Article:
"The classic arguments for the climate as an explanatory model are based on the fact that the woolly mammoth and a number of other species associated with the so-called "mammoth steppe" disappeared when the ice melted and the habitat type disappeared," he says, and continues:

"This is basically an unsatisfactory explanatory model, as the vast majority of the extinct megafauna species of the period did not live at all on the mammoth steppe. They lived in warm regions, such as temperate and tropical forests or savannahs. In our study, we also show a sharp decline during this period in populations of the many megafauna species that survived and come from all sorts of different regions and habitats."

The final full stop in the debate has probably yet to be set, but Jens-Christian Svenning finds it difficult to see how the arguments for the climate as an explanation can continue.

"It seems inconceivable that it is possible to come up with a climate model that explains how, across all continents and groups of large animals, there have been extinctions and continuous decline since about 50,000 years ago. And how this selective loss of megafauna is unique for the past 66 million years, despite huge climate change

Given the rich data we now have, it's also hard to deny that instead it is because humans spread across the globe from Africa and subsequently grew in population."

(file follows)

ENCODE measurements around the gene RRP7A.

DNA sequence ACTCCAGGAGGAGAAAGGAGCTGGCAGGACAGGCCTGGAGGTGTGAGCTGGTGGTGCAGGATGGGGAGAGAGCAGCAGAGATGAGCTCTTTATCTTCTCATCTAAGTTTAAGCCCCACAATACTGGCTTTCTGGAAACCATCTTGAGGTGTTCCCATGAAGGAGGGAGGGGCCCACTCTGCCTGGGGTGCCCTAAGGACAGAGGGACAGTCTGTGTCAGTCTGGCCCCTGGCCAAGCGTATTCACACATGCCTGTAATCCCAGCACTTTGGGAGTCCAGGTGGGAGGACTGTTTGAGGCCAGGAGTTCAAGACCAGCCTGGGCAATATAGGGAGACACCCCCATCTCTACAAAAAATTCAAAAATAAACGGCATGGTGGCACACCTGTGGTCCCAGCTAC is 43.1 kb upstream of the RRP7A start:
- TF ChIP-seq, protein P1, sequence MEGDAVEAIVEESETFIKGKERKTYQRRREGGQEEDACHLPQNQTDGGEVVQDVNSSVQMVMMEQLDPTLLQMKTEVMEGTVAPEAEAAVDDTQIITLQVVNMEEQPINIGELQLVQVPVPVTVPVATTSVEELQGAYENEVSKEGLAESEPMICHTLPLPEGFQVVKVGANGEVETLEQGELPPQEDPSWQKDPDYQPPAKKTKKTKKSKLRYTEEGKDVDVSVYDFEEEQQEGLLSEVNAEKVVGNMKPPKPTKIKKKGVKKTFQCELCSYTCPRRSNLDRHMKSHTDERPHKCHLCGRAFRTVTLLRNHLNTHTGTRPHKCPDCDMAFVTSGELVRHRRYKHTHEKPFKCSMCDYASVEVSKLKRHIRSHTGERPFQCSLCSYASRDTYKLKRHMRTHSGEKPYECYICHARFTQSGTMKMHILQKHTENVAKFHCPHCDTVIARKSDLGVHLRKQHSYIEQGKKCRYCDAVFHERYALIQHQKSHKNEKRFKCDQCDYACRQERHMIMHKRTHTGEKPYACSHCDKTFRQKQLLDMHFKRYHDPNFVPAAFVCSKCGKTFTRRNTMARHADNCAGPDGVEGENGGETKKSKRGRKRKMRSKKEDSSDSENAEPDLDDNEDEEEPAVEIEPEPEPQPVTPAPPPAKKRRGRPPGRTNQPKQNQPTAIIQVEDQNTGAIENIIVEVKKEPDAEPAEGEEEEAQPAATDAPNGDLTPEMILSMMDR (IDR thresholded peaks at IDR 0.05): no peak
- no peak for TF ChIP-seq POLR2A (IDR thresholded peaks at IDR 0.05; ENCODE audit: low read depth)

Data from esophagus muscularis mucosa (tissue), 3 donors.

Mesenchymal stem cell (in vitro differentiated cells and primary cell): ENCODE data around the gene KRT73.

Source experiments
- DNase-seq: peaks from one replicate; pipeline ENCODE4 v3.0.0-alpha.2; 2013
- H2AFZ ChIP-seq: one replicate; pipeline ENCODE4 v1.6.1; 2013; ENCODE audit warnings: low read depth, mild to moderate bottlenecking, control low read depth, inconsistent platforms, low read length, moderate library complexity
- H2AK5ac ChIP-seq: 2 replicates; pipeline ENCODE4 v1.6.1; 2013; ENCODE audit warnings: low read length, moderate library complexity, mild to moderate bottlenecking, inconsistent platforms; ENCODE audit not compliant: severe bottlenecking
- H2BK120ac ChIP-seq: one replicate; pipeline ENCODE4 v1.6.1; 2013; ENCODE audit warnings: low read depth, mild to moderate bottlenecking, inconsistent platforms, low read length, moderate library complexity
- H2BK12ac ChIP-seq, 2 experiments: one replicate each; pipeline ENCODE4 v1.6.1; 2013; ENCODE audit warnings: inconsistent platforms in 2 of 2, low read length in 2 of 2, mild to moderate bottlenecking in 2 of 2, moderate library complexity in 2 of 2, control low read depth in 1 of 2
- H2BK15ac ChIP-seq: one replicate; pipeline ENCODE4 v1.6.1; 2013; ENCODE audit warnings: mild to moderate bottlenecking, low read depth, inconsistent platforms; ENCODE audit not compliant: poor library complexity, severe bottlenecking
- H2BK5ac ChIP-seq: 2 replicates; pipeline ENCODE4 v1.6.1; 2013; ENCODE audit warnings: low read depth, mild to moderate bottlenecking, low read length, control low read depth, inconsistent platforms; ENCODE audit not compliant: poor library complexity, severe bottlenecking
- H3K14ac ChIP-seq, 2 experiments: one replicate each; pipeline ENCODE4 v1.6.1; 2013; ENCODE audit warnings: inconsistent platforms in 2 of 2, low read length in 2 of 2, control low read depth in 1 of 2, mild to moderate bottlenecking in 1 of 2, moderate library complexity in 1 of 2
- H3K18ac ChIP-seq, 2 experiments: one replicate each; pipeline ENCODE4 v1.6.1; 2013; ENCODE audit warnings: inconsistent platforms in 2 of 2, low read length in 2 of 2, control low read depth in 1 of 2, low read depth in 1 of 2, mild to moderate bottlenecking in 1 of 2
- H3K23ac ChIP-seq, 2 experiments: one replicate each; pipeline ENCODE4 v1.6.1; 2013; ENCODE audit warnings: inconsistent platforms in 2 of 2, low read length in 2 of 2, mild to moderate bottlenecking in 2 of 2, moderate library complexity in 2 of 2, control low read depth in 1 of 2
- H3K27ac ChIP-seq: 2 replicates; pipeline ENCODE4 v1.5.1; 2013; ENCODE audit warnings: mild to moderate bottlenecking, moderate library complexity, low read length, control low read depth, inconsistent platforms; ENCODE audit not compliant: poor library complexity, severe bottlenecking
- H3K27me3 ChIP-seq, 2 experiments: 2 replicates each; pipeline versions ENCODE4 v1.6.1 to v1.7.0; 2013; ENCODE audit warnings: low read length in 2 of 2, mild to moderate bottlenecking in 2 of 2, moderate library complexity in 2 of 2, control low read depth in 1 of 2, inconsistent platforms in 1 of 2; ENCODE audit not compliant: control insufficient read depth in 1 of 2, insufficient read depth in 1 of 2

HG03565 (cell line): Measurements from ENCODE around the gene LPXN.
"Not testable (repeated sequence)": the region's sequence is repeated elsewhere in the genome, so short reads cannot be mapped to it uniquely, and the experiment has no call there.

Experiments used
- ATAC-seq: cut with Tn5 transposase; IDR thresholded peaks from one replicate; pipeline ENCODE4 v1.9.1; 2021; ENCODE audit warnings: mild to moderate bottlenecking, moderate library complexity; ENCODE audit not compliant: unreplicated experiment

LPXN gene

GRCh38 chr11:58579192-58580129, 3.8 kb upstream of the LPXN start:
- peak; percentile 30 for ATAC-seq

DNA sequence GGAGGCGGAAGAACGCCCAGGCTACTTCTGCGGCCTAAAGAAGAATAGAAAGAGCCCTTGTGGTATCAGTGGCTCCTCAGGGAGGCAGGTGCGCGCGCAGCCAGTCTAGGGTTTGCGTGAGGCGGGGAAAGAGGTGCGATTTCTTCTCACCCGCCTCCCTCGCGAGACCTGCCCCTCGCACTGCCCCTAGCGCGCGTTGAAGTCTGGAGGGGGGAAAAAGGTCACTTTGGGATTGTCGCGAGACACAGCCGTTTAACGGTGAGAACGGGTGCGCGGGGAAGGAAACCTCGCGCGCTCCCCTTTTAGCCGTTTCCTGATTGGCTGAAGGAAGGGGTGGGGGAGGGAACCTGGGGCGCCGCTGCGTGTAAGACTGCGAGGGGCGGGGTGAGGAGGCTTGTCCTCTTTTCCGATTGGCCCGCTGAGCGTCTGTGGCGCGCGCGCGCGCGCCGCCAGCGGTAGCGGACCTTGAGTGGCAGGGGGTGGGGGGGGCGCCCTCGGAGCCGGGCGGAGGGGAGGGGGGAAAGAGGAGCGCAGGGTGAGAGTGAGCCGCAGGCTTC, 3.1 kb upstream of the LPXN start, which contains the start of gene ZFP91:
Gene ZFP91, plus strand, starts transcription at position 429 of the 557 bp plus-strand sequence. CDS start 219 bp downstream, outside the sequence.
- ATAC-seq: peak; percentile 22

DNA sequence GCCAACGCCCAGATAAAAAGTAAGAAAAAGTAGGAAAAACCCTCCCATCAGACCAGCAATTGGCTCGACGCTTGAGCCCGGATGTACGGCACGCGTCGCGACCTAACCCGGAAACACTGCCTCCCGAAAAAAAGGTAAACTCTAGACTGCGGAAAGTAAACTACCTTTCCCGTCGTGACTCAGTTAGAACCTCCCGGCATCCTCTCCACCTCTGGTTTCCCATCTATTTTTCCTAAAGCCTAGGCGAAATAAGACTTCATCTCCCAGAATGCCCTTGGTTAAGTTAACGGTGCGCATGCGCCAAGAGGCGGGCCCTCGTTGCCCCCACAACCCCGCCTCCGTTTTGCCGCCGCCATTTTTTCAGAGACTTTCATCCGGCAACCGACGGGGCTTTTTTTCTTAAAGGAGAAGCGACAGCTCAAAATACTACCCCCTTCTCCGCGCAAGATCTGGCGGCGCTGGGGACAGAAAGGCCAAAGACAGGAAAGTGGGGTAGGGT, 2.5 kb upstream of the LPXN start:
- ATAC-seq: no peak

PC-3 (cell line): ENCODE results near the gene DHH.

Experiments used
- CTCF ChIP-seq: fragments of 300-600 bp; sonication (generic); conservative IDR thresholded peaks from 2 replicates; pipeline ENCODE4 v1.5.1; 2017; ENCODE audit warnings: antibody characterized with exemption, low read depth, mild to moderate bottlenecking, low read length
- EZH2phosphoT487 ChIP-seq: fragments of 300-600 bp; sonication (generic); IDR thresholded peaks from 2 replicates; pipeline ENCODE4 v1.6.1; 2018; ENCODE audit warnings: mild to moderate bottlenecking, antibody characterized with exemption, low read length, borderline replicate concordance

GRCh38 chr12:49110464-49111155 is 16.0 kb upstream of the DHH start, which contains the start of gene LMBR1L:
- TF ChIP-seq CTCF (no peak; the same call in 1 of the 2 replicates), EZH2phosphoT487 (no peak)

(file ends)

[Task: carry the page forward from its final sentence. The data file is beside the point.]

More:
Story Source:

Materials provided by Aarhus University. Original written by Jeppe Kyhne Knudsen. Note: Content may be edited for style and length.


Journal Reference:

  1. Juraj Bergman, Rasmus Ø. Pedersen, Erick J. Lundgren, Rhys T. Lemoine, Sophie Monsarrat, Elena A. Pearce, Mikkel H. Schierup, Jens-Christian Svenning. Worldwide Late Pleistocene and Early Holocene population declines in extant megafauna are associated with Homo sapiens expansion rather than climate change. Nature Communications, 2023; 14 (1) DOI: 10.1038/s41467-023-43426-5

Cite This Page:

Aarhus University. "People, not the climate, caused the decline of the giant mammals." ScienceDaily. ScienceDaily, 14 December 2023. <www.sciencedaily.com/releases/2023/12/231214132524.htm>.
Aarhus University. (2023, December 14). People, not the climate, caused the decline of the giant mammals. ScienceDaily. Retrieved March 5, 2024 from www.sciencedaily.com/releases/2023/12/231214132524.htm
Aarhus University. "People, not the climate, caused the decline of the giant mammals." ScienceDaily. www.sciencedaily.com/releases/2023/12/231214132524.htm (accessed March 5, 2024).